‘How can you care about anything when you know every goddam thing? I’m getting over one cop shooting, and then another one happens. I’m crying about Paris, and then Brussels happens. I can’t keep track of all this shit. So you just give the fuck up. That’s the hallmark of your generation, and that’s fucked up because your generation lives in the most difficult time in human history. This is the age of spin. The age where nobody knows what the fuck they’re even looking at.’ Luc Boltanski

Before part one, I would have considered documentary photography as an in-depth look (or take) on a specific topic-people, places, historic events; an investigation to raise awareness or shed light on something of interest. I would have associated objectivity and trust in what I was seeing as given but would have been aware of the slant the source might have on it-i.e. the political leanings of the publication. I would have assumed some form of ethical code of practice at play.
After part one I have begun to question and think more about what I’m looking at and whether it’s truly objective or indeed, can ever be.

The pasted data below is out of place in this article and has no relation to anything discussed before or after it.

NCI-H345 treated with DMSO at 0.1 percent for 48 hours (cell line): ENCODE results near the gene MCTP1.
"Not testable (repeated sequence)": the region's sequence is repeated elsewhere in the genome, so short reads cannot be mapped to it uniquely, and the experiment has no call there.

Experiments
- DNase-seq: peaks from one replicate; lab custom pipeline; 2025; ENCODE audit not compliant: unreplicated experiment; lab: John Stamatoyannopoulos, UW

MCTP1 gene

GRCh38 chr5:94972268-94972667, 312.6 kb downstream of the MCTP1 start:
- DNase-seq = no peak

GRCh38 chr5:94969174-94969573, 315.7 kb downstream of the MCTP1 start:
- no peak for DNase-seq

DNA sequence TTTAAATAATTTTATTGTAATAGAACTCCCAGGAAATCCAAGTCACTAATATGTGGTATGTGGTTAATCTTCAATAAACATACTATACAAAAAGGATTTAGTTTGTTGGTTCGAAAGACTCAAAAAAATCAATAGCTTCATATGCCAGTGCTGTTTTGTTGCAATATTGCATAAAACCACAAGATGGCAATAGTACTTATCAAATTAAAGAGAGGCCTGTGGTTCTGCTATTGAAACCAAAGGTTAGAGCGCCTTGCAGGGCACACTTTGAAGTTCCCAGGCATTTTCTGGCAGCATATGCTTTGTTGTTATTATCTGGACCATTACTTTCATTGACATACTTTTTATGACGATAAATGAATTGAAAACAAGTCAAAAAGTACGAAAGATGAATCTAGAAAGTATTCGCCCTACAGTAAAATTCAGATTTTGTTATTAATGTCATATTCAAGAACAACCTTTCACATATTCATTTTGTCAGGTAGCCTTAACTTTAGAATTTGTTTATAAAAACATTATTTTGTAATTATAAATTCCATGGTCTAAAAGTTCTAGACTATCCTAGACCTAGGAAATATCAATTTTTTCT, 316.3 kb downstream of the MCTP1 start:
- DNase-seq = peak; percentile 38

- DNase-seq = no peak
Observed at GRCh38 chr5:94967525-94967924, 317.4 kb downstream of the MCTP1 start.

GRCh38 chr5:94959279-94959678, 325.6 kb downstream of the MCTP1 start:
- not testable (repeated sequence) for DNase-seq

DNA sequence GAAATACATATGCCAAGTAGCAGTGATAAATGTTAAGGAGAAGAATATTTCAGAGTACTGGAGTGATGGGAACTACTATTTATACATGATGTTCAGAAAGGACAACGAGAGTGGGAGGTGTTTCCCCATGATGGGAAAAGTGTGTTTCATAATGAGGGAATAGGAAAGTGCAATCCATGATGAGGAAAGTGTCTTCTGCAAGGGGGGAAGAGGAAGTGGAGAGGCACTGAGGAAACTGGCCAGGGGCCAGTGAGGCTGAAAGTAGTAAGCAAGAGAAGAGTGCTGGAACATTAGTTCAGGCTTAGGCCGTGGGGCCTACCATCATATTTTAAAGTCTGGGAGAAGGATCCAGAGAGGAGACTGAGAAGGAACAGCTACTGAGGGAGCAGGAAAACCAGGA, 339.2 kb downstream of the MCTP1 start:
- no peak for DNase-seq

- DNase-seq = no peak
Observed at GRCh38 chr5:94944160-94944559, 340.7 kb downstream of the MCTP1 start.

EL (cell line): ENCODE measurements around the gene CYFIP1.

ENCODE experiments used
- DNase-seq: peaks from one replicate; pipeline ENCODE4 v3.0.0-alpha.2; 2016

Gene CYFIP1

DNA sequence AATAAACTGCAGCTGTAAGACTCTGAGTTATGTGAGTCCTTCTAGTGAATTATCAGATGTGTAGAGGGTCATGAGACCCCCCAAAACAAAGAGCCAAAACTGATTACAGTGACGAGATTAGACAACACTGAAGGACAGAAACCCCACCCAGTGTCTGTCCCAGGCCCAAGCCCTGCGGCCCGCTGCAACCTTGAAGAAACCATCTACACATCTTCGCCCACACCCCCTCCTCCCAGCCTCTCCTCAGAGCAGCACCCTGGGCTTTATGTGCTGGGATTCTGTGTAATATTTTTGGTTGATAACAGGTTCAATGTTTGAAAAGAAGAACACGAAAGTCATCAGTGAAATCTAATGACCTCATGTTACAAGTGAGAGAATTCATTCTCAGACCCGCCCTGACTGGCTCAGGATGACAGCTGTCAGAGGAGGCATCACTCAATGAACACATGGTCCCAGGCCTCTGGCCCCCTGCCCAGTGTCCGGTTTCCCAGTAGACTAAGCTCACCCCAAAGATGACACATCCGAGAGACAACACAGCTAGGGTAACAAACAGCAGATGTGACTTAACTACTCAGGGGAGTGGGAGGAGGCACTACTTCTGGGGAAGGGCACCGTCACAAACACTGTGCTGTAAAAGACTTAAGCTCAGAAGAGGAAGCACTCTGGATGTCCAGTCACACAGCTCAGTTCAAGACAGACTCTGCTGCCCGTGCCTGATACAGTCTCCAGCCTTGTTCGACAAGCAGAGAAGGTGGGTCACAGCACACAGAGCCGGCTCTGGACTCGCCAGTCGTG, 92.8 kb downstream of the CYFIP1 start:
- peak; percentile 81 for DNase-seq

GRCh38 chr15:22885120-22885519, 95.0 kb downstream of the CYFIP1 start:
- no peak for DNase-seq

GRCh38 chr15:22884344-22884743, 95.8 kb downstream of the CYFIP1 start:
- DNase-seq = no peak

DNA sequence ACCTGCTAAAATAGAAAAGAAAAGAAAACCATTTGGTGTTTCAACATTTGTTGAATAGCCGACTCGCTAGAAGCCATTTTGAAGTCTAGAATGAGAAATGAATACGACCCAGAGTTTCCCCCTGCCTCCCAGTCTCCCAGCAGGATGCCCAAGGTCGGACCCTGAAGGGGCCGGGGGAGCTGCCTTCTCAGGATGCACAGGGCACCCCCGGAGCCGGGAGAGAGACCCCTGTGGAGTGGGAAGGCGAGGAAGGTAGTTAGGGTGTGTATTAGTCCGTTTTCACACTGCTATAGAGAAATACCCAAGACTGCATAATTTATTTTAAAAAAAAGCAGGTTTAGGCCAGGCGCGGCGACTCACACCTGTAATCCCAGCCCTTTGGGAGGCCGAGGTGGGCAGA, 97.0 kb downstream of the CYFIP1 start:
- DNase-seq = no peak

Before I sum it up, I would like to first dig into the differences between documentary, reportage, photojournalism and art photography. Documentary, reportage, photojournalism all over-lap to some degree, but can be defined as follows:
Documentary:’Documentary photography is a style of photography that provides a straightforward and accurate representation of people, places, objects and events, and is often used in reportage’ (https://www.tate.org.uk/art/art-terms/d/documentary-photography. Accessed 28/08/2021)
Reportage: ‘the reporting of news by the press and the broadcasting media’
‘the act or process of reporting news or writing intended to give an account of observed or documented events’ (https://www.merriam-webster.com/dictionary/reportage accessed 28/08/2021)
Photojournalism:’Photojournalism is a form of journalism which tells a news story through powerful photography which traditionally are black and white images’ (https://www.tate.org.uk/art/art-terms/p/photojournalism accessed 28/08/2021).
Art photography concerns itself with personal meaning, interpretation, and creative expression.

After reading part one and doing the projects, I find myself thinking more about the ecosystem that photographs exist in and a quote from Frederick Douglas ‘Pictures like songs, should be left to make their own way in the world. All they can reasonably ask of us is that we place them on a wall, in the best light, and for the rest allow them to speak for themselves’.